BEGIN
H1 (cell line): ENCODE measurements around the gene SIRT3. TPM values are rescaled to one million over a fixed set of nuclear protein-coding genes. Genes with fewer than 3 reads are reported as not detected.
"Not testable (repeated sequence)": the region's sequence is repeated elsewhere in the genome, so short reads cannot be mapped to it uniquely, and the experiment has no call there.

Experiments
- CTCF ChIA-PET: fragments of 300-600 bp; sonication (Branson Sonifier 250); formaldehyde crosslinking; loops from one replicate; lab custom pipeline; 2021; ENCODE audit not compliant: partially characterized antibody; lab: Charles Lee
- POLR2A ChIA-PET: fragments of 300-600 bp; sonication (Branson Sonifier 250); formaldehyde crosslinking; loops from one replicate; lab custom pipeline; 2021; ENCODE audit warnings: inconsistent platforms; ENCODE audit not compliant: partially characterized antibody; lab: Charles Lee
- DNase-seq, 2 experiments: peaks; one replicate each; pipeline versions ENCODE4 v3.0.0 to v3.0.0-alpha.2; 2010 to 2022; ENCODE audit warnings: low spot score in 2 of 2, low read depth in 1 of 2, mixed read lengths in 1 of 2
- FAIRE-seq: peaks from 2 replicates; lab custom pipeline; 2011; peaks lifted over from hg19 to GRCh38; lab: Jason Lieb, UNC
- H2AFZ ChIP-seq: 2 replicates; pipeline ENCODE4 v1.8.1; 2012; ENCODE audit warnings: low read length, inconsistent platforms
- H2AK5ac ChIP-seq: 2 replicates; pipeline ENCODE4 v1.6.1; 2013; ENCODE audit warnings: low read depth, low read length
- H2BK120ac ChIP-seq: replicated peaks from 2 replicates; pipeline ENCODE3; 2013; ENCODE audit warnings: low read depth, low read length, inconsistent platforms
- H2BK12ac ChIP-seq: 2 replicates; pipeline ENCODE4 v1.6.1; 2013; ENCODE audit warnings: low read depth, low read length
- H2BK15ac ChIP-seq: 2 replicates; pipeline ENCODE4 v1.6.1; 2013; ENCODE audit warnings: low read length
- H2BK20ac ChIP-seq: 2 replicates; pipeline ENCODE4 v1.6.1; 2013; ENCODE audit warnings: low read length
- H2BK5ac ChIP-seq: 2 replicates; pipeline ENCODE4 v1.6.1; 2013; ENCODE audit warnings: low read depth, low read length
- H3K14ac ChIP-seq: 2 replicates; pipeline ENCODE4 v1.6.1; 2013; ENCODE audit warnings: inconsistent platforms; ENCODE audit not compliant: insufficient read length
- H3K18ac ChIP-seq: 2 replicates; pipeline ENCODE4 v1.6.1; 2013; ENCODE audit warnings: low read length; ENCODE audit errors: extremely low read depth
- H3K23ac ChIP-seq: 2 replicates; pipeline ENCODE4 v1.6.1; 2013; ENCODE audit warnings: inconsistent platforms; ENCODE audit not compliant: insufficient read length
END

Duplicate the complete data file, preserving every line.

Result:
H1 (cell line): ENCODE measurements around the gene SIRT3. TPM values are rescaled to one million over a fixed set of nuclear protein-coding genes. Genes with fewer than 3 reads are reported as not detected.
"Not testable (repeated sequence)": the region's sequence is repeated elsewhere in the genome, so short reads cannot be mapped to it uniquely, and the experiment has no call there.

Experiments
- CTCF ChIA-PET: fragments of 300-600 bp; sonication (Branson Sonifier 250); formaldehyde crosslinking; loops from one replicate; lab custom pipeline; 2021; ENCODE audit not compliant: partially characterized antibody; lab: Charles Lee
- POLR2A ChIA-PET: fragments of 300-600 bp; sonication (Branson Sonifier 250); formaldehyde crosslinking; loops from one replicate; lab custom pipeline; 2021; ENCODE audit warnings: inconsistent platforms; ENCODE audit not compliant: partially characterized antibody; lab: Charles Lee
- DNase-seq, 2 experiments: peaks; one replicate each; pipeline versions ENCODE4 v3.0.0 to v3.0.0-alpha.2; 2010 to 2022; ENCODE audit warnings: low spot score in 2 of 2, low read depth in 1 of 2, mixed read lengths in 1 of 2
- FAIRE-seq: peaks from 2 replicates; lab custom pipeline; 2011; peaks lifted over from hg19 to GRCh38; lab: Jason Lieb, UNC
- H2AFZ ChIP-seq: 2 replicates; pipeline ENCODE4 v1.8.1; 2012; ENCODE audit warnings: low read length, inconsistent platforms
- H2AK5ac ChIP-seq: 2 replicates; pipeline ENCODE4 v1.6.1; 2013; ENCODE audit warnings: low read depth, low read length
- H2BK120ac ChIP-seq: replicated peaks from 2 replicates; pipeline ENCODE3; 2013; ENCODE audit warnings: low read depth, low read length, inconsistent platforms
- H2BK12ac ChIP-seq: 2 replicates; pipeline ENCODE4 v1.6.1; 2013; ENCODE audit warnings: low read depth, low read length
- H2BK15ac ChIP-seq: 2 replicates; pipeline ENCODE4 v1.6.1; 2013; ENCODE audit warnings: low read length
- H2BK20ac ChIP-seq: 2 replicates; pipeline ENCODE4 v1.6.1; 2013; ENCODE audit warnings: low read length
- H2BK5ac ChIP-seq: 2 replicates; pipeline ENCODE4 v1.6.1; 2013; ENCODE audit warnings: low read depth, low read length
- H3K14ac ChIP-seq: 2 replicates; pipeline ENCODE4 v1.6.1; 2013; ENCODE audit warnings: inconsistent platforms; ENCODE audit not compliant: insufficient read length
- H3K18ac ChIP-seq: 2 replicates; pipeline ENCODE4 v1.6.1; 2013; ENCODE audit warnings: low read length; ENCODE audit errors: extremely low read depth
- H3K23ac ChIP-seq: 2 replicates; pipeline ENCODE4 v1.6.1; 2013; ENCODE audit warnings: inconsistent platforms; ENCODE audit not compliant: insufficient read length